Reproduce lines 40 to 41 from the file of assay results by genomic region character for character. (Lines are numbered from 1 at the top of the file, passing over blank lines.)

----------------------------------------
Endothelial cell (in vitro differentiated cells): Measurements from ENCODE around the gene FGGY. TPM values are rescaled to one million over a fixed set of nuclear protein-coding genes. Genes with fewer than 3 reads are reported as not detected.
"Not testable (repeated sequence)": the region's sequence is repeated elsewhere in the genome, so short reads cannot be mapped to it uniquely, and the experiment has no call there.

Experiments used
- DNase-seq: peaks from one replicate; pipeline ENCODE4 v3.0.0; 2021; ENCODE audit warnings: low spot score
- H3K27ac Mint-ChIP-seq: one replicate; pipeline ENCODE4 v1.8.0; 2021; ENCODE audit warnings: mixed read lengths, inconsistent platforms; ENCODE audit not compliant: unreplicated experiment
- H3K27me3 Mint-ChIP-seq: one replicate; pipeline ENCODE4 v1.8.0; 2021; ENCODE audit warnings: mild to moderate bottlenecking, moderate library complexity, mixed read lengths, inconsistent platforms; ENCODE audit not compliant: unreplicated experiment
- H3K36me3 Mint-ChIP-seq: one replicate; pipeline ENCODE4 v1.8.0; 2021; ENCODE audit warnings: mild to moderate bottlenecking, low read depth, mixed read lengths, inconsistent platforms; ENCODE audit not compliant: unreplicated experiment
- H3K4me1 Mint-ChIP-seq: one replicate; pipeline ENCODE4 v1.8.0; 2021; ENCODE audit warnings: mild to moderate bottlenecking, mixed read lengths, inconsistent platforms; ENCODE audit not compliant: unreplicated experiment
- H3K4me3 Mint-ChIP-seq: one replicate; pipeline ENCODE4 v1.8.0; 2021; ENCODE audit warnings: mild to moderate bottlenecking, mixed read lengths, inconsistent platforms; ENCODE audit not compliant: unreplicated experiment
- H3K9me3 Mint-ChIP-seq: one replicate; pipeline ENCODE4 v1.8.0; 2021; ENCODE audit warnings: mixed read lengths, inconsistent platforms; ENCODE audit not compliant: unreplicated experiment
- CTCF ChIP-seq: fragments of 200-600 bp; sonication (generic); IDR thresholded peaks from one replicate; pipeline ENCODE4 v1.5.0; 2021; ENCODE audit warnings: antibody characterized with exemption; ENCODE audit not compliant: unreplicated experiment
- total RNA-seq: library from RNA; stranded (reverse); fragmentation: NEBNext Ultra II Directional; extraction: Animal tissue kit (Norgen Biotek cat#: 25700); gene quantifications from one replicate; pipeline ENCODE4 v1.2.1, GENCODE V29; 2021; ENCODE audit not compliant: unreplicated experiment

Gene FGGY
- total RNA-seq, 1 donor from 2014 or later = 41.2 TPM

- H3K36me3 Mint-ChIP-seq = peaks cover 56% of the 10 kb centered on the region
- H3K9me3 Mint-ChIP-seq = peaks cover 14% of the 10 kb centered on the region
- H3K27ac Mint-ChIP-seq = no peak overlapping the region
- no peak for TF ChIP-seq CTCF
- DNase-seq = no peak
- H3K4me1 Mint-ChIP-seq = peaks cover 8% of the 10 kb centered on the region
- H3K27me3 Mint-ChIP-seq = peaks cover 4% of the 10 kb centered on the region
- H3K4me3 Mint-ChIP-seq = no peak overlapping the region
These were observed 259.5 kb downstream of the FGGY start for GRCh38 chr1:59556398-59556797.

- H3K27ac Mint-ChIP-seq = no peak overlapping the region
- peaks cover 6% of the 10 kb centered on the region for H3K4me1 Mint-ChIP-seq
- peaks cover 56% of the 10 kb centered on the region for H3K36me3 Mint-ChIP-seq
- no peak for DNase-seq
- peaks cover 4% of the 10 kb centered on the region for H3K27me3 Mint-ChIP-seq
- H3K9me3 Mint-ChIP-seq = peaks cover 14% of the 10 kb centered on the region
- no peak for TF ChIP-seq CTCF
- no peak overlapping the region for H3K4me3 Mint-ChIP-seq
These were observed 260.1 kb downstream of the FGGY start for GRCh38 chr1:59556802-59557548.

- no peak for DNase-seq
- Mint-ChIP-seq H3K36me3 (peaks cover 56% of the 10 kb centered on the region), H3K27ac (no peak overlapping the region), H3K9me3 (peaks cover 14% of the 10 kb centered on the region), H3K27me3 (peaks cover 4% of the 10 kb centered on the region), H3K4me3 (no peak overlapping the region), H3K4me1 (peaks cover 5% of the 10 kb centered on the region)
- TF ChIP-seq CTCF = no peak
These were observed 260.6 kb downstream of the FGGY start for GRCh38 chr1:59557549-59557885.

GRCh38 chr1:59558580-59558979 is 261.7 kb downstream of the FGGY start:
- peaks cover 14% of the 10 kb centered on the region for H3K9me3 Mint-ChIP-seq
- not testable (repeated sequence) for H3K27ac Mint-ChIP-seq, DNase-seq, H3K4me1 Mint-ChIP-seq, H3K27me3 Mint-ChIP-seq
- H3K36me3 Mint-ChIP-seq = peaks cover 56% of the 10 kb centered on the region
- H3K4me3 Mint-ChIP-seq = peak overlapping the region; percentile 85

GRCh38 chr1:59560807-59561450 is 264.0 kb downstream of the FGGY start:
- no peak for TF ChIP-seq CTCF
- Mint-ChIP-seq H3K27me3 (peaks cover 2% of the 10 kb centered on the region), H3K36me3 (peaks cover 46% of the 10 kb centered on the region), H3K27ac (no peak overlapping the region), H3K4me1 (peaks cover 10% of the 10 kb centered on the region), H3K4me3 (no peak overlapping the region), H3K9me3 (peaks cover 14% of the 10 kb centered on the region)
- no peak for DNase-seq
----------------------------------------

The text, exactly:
- H3K36me3 Mint-ChIP-seq = peaks cover 56% of the 10 kb centered on the region
- H3K4me3 Mint-ChIP-seq = peak overlapping the region; percentile 85